The 20th International Congress on Advances in Automotive Electronics once again proved to be a magnet with considerable influence on decision-makers in electrical/electronic system development for the vehicle industry. The presentations given by renowned experts on highly topical industry issues formed part of this attraction. The congress also presented a unique opportunity for networking and professional exchanges. So it was hardly surprising that this year’s summit of the electrics/electronics sector was sold out weeks in advance – just like in previous years.
Dr. Stefan Sommer, Chief Executive Officer of ZF Friedrichshafen AG, highlighted the changing requirements of automobility in his keynote speech. Digitalization, an aging society and the quest for zero accidents – all these factors have a tremendous impact on what the next generation of cars will look like. The same applies to the powertrain: the electronics of vehicles of the future will be shaped not only by optimization of the engine itself, but also by optimization of driving strategies in the course of interconnectivity.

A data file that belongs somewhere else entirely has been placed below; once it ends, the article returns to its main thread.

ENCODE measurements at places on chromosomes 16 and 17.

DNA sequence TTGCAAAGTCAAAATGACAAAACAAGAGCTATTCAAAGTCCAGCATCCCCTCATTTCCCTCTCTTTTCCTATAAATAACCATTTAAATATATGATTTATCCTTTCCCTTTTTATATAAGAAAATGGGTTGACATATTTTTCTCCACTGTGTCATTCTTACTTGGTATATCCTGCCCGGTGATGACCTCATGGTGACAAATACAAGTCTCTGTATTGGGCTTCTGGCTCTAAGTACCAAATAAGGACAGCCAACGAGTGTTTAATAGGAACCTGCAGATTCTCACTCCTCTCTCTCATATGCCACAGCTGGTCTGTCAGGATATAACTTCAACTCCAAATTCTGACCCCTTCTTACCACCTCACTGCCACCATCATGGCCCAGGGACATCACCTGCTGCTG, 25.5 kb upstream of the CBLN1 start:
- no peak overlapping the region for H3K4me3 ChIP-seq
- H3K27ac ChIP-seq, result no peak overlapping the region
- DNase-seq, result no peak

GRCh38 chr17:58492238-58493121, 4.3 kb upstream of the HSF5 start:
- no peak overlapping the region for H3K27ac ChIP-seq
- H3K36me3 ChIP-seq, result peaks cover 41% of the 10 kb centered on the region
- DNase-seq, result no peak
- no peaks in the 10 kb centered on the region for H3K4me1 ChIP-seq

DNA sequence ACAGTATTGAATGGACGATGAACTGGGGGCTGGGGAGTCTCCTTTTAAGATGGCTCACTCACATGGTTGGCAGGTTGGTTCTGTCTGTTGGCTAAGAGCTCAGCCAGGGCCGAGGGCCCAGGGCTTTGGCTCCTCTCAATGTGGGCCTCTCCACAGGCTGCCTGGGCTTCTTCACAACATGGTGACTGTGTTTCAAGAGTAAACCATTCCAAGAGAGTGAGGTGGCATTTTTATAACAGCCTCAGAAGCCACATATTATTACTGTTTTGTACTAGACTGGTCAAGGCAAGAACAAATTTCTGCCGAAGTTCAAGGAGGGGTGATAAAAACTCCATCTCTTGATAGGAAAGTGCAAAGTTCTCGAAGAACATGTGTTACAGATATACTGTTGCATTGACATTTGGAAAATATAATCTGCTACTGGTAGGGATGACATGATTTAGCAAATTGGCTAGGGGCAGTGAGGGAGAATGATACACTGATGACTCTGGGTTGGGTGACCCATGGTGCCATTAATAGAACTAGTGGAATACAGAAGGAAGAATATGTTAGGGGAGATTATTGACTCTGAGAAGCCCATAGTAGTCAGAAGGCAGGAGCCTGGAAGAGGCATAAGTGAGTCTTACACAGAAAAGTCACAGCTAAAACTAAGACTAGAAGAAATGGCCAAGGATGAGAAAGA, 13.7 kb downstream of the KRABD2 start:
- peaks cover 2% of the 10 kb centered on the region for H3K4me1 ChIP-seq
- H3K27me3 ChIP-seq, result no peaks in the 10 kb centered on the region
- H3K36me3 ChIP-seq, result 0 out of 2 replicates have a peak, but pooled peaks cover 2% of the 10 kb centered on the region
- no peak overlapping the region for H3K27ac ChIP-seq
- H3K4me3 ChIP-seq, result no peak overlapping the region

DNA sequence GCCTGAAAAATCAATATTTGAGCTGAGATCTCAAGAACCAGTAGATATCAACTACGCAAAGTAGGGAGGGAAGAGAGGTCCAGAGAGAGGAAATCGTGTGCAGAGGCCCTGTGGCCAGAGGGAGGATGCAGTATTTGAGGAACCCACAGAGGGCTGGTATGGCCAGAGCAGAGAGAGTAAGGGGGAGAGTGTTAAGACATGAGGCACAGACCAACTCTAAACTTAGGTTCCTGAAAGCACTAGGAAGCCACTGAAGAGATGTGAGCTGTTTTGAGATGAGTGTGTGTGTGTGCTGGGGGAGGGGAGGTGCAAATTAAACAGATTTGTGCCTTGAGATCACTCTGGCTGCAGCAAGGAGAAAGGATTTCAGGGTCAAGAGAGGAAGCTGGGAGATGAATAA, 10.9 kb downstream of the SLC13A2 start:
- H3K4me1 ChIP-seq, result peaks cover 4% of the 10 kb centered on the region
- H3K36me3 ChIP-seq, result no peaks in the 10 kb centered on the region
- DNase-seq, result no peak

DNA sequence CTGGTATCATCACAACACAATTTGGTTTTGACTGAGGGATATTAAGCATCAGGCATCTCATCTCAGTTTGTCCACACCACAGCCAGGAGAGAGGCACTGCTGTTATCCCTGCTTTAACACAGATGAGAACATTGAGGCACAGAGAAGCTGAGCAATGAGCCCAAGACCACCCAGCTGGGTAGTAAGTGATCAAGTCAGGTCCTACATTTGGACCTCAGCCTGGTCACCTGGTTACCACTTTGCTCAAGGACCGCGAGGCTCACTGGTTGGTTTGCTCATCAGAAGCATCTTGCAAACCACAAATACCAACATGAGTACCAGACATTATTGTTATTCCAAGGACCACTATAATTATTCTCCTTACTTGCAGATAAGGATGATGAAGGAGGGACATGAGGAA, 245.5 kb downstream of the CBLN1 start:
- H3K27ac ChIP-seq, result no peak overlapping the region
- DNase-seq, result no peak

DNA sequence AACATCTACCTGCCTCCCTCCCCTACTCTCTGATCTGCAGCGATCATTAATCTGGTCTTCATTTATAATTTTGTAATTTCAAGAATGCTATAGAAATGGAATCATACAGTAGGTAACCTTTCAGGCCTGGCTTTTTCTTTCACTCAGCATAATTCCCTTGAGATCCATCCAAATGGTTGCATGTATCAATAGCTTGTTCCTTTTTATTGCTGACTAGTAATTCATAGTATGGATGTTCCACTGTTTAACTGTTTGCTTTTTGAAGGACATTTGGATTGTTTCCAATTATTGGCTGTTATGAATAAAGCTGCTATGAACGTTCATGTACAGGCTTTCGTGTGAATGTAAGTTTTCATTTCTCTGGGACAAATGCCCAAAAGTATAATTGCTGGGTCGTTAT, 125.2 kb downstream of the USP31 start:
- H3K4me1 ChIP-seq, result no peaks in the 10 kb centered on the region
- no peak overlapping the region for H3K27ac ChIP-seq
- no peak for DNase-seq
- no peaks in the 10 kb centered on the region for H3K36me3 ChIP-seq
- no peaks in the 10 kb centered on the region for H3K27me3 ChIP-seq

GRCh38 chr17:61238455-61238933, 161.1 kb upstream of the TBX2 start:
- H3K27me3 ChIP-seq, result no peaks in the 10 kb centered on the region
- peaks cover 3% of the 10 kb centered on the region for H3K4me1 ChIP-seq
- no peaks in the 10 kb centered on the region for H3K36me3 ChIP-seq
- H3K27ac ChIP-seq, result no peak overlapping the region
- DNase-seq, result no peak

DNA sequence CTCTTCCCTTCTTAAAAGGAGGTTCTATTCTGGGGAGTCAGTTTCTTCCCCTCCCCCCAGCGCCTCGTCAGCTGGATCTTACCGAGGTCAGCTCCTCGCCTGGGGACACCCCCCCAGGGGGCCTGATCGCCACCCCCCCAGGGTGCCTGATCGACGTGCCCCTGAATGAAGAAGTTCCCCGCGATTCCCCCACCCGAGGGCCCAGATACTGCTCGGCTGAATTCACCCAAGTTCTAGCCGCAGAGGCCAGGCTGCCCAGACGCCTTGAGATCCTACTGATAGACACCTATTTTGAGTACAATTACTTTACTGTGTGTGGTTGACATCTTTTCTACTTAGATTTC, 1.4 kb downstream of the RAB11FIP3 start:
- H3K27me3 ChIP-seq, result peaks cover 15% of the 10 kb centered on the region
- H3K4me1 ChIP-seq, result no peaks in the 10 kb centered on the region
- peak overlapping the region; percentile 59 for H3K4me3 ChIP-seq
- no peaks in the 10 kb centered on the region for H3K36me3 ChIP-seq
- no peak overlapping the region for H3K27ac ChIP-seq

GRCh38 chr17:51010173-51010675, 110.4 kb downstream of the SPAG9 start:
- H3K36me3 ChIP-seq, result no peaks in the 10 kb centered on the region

Prof. Peter Gutzmer addressed the challenges of digitalization for mechatronics; the Deputy CEO of Schaeffler AG outlined the path from mechanical systems to the digitalized mechatronical systems that will be found in next-generation cars. His speech also focused on energy efficiency and reducing exhaust gases. Ricky Hudi, Head of E/E Development at Audi, outlined the demands placed on in-vehicle computer architecture in the area of conflict between the automation of vehicle functions and future data-driven services. He spoke very frankly to stir up the industry. After all, he said, over the last hundred years the automotive industry has never gone through “such a dramatic upheaval” as it is right now. Managing Director of Bosch, Dr. Dirk Hoheisel, elaborated on some of these points in his keynote speech. He also pointed out the similarities between connected vehicles and the Internet of Things.
Helmut Matschi, member of the Executive Board of Continental AG, spoke about the opportunities presented by vehicle interconnectivity and infrastructure in his keynote speech on the second day of the congress. Connectivity and availability of real-time data from vehicles help to make traffic flows more efficient and allow for flexible, multimodal and user-friendly mobility. In a joint statement, German OEMs also gave information on the standardization of high-voltage charging systems.
The 600 or so visitors again used the traditional industry get-together at the end of the first day of the congress and the breaks between speeches to network intensively with one another, as well as to maintain existing contacts and establish new contacts at decision-making level.
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Nicolai von Gratkowski
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